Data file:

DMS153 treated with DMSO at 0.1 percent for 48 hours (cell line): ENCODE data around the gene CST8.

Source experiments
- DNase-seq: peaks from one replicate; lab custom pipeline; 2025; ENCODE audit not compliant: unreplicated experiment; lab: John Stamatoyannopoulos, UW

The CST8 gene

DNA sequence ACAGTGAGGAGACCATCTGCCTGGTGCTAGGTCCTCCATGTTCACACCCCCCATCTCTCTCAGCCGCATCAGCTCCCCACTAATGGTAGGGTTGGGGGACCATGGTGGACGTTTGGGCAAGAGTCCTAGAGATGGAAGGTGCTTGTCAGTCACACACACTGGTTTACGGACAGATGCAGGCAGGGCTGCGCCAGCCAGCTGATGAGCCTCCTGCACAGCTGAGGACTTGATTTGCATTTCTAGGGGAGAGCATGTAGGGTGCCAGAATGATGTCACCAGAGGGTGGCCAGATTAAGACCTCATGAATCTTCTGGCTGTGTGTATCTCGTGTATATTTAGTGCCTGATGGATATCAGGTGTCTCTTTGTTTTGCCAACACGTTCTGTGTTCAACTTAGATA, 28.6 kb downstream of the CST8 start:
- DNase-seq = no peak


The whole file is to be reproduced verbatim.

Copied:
DMS153 treated with DMSO at 0.1 percent for 48 hours (cell line): ENCODE data around the gene CST8.

Source experiments
- DNase-seq: peaks from one replicate; lab custom pipeline; 2025; ENCODE audit not compliant: unreplicated experiment; lab: John Stamatoyannopoulos, UW

The CST8 gene

DNA sequence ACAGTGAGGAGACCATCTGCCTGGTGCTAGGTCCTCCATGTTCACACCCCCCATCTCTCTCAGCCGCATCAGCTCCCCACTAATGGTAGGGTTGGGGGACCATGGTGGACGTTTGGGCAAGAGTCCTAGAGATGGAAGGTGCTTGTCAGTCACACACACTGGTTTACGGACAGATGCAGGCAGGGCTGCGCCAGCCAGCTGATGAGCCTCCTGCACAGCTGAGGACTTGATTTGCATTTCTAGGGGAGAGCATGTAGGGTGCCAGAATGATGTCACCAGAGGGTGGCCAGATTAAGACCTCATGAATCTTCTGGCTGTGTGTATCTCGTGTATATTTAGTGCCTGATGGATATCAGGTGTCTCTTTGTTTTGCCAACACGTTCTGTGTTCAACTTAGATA, 28.6 kb downstream of the CST8 start:
- DNase-seq = no peak